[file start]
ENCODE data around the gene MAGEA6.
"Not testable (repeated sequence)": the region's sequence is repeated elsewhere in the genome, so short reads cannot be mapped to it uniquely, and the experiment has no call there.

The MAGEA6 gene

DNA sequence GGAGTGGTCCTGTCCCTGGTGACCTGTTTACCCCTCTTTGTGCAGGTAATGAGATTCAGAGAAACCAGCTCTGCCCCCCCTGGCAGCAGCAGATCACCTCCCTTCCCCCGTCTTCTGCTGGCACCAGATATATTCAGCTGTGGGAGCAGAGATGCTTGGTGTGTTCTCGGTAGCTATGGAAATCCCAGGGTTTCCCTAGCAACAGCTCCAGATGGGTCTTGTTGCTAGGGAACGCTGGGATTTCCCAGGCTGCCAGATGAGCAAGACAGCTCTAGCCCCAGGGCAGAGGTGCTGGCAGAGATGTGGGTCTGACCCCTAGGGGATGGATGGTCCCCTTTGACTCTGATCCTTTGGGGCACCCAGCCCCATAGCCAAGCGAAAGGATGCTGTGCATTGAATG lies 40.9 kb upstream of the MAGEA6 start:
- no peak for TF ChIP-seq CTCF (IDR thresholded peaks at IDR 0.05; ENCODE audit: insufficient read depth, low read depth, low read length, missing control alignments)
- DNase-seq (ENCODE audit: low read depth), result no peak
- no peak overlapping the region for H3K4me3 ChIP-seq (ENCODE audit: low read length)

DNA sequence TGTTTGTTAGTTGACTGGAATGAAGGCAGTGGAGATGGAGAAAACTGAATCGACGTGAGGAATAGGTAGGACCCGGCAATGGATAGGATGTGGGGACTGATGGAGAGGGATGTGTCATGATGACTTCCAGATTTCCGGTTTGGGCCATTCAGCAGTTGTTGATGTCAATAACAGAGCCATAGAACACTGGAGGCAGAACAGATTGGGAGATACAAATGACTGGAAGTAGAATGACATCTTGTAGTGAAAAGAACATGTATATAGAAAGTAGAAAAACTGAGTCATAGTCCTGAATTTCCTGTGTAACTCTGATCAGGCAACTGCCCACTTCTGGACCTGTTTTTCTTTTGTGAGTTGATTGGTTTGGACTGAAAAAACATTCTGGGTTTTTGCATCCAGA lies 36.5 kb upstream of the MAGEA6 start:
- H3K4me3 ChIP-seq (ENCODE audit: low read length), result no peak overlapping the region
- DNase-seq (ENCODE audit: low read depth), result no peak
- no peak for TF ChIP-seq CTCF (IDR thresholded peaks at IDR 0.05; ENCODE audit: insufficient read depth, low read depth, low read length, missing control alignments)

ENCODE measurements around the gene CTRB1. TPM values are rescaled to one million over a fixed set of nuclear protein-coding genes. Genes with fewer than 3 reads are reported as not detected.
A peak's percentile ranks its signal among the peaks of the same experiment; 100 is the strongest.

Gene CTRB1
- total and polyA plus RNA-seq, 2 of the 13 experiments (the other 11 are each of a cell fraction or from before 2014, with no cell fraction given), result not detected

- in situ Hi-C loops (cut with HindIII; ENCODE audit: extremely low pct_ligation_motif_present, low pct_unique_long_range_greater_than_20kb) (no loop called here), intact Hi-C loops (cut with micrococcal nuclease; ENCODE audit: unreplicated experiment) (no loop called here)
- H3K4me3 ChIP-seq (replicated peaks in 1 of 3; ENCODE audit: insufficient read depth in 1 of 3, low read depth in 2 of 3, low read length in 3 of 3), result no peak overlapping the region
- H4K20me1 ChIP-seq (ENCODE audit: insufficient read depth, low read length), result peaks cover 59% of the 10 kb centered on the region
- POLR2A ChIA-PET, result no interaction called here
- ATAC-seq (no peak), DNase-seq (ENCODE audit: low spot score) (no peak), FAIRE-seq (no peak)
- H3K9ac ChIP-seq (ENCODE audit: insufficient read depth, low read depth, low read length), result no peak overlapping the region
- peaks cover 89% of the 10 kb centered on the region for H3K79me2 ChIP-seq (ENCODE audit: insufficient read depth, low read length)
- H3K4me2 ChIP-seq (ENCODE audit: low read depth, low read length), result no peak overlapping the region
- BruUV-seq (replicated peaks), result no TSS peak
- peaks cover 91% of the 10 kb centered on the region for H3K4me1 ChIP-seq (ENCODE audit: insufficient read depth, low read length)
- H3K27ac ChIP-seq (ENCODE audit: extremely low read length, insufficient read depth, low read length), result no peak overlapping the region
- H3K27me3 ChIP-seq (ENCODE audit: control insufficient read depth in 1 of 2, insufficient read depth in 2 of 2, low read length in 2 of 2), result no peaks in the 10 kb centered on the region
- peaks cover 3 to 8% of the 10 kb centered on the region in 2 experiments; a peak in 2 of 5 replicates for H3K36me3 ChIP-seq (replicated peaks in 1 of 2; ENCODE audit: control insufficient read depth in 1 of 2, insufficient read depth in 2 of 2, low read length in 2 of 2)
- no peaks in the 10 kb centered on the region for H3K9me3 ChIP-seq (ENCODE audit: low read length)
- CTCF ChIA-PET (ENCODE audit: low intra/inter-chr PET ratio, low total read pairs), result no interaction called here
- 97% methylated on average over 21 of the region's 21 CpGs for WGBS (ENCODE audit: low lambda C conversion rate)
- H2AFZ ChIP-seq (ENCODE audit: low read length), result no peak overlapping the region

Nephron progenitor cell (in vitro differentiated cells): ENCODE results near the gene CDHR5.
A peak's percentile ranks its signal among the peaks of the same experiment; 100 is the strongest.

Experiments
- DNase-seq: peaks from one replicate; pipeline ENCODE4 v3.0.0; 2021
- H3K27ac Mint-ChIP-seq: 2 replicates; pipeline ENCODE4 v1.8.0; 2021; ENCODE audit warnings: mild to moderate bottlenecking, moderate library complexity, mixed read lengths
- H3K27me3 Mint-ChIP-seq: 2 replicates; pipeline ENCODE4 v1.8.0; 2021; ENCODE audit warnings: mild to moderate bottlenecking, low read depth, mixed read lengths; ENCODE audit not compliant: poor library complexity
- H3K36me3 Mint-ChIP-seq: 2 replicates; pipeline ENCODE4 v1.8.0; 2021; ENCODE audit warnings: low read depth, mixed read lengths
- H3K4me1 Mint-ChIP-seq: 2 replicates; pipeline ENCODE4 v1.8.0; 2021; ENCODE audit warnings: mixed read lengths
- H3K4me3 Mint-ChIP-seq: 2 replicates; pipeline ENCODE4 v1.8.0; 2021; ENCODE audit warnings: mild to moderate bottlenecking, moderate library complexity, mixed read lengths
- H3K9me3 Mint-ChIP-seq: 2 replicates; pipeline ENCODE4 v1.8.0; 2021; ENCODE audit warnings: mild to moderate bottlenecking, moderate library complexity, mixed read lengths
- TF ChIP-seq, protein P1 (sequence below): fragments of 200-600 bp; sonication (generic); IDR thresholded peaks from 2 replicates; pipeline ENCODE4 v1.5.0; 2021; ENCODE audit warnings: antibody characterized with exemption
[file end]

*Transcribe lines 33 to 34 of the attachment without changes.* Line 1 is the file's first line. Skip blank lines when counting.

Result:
Nephron progenitor cell (in vitro differentiated cells): ENCODE results near the gene CDHR5.
A peak's percentile ranks its signal among the peaks of the same experiment; 100 is the strongest.